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Hickenlooper has electric cars and Commerce City on Wednesday calendar

Author: Joey Bunch - October 4, 2017 - Updated: October 4, 2017

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Colorado Gov. John Hickenlooper speaks at the Senate Health, Education, Labor, and Pensions Committee during a hearing to discuses ways to stabilize health insurance markets​ on Capitol Hill in Washington on Thursday, Sept. 7, 2017. ( AP Photo/Jose Luis Magana)Colorado Gov. John Hickenlooper speaks at the Senate Health, Education, Labor, and Pensions Committee during a hearing to discuses ways to stabilize health insurance markets​ on Capitol Hill in Washington on Thursday, Sept. 7, 2017. (AP Photo/Jose Luis Magana)

Wednesday, ideally, would have been the last day of the Gov. John Hickenlooper’s special session to fix a tax error written into a law he signed in May. Instead, he has some extra time on his hands.

At 9:30 a.m. Hickenlooper will join six other governors to formally announce a multi-state effort to set up charging stations for electric vehicles to improve their travel across the West. Colorado Politics told you about the early stages of the plan last December, when it included about 2,000 miles’ worth of juice.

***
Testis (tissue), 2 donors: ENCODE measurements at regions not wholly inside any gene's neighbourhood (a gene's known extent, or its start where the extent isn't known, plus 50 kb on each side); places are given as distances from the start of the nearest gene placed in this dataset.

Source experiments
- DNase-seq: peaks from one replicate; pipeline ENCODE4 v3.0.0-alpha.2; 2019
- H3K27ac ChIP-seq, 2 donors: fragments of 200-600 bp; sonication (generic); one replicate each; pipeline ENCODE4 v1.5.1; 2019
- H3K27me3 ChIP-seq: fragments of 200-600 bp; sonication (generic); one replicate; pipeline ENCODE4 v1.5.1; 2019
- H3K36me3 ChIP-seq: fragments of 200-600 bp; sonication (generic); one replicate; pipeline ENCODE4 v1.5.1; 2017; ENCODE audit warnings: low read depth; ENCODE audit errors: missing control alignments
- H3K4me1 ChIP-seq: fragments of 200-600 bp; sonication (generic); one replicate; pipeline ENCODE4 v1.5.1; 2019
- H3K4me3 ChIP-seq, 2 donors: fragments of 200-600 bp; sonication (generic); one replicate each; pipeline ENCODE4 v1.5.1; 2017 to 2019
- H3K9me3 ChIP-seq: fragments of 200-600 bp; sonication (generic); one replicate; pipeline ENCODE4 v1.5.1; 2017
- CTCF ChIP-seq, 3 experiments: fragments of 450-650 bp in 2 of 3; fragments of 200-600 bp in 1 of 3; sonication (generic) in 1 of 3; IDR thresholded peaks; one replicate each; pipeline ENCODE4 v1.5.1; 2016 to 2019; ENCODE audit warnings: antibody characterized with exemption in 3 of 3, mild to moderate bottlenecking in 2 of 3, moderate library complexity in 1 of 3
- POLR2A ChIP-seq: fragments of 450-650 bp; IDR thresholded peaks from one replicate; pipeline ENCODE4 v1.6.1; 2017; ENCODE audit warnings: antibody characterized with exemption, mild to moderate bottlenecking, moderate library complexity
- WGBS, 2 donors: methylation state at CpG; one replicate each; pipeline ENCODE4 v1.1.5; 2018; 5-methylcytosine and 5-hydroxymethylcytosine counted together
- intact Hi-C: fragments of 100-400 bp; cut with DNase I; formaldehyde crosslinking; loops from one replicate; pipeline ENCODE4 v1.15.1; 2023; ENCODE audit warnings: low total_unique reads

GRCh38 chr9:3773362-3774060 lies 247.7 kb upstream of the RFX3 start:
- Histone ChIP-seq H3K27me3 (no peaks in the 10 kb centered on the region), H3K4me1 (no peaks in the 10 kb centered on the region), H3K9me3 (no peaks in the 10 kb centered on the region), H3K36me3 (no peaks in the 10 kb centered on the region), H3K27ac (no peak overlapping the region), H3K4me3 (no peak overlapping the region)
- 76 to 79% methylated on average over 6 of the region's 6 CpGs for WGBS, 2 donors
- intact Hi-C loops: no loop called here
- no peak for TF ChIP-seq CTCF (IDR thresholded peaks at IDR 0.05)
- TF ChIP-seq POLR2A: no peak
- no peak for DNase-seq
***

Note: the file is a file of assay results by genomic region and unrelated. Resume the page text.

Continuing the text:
The plan that’s expected to be unveiled at the National Governors Association Energy Innovation Summit Wednesday morning at the Hyatt Regency in the Denver Tech Center includes 5,000 miles.

Hickenlooper will make an opening address then lead an hour-long roundtable.

Wednesday evening he and Lt. Gov. Donna Lynne will hold a town hall meeting at the Commerce Civic Center.

The town hall is from 6 to 7:30 p.m.

“All topics are welcome as Colorado residents are encouraged to provide input, ask questions and offer suggestions on how to further improve the state,” the governor’s office said Tuesday evening..

Hickenlooper convened a special session Monday, but Senate Republicans killed two bills to restore the ability for special districts to get a share of marijuana tax revenue. They were inadvertently cut out of collecting a share when lawmakers passed the bipartisan Senate Bill 267 in May, a complicated bill that passed in the final days of the session.

A bill takes at least three days to clear all the required committee meetings and votes. To kill a bill can take as little as a day. Senate Republicans killed two bills, one from their own chamber Monday and a bill passed by the Democratic-led House on Tuesday.

Had things gone more smoothly for the governor, he might have had a busier calendar on Wednesday.

Joey Bunch

Joey Bunch

Joey Bunch is the senior political correspondent for Colorado Politics. He has a 31-year career in journalism, including the last 15 in Colorado. He was part of the Denver Post team that won the Pulitzer Prize in 2013 and is a two-time Pulitzer finalist. His resume includes covering high school sports, the environment, the casino industry and civil rights in the South, as well as a short stint at CNN.


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